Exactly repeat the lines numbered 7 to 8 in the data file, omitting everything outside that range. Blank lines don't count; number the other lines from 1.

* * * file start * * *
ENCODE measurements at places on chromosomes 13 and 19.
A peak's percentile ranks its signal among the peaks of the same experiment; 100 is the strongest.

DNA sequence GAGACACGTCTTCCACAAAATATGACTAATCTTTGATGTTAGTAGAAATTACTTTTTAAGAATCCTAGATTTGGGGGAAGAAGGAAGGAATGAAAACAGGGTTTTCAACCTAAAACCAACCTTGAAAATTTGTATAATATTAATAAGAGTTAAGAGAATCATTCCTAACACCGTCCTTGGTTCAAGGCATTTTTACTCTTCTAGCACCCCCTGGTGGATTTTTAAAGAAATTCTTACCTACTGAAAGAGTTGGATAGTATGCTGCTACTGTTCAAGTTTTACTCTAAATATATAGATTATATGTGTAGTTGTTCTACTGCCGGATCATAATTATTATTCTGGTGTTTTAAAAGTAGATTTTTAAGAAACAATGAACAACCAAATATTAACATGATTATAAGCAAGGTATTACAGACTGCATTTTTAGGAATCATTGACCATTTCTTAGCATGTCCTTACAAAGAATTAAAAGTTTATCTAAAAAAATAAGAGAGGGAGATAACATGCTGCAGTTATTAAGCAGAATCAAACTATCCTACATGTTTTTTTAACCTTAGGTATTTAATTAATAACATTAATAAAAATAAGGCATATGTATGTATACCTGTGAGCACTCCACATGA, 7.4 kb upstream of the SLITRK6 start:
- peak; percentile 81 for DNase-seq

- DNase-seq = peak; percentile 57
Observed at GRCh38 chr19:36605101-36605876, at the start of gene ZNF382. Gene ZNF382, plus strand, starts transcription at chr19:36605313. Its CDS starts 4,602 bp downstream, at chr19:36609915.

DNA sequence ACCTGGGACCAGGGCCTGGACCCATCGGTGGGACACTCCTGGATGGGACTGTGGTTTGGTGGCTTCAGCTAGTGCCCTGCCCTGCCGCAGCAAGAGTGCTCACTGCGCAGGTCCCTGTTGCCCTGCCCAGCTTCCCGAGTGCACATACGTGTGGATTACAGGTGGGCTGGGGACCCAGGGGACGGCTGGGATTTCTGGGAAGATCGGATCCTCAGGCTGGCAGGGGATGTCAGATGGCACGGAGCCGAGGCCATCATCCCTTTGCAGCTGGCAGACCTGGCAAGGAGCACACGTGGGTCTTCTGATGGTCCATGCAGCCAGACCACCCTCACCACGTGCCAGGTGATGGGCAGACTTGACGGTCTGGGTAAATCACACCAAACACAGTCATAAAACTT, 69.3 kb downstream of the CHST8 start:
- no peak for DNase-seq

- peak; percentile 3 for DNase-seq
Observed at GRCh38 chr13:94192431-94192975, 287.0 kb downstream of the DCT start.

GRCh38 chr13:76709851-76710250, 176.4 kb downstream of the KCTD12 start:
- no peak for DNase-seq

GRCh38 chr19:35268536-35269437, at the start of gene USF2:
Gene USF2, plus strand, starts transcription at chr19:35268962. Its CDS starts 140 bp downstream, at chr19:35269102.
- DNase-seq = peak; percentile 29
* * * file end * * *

DNA sequence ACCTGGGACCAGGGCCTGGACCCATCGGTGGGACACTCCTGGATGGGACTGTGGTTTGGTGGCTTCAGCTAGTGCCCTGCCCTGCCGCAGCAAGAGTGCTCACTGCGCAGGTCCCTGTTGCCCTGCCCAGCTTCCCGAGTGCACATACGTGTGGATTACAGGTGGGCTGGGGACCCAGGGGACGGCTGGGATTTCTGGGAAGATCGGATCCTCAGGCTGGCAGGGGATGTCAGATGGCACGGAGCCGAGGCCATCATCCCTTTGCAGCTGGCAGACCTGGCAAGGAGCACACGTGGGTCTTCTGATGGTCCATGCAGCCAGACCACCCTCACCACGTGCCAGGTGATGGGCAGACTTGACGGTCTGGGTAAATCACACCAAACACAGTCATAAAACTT, 69.3 kb downstream of the CHST8 start:
- no peak for DNase-seq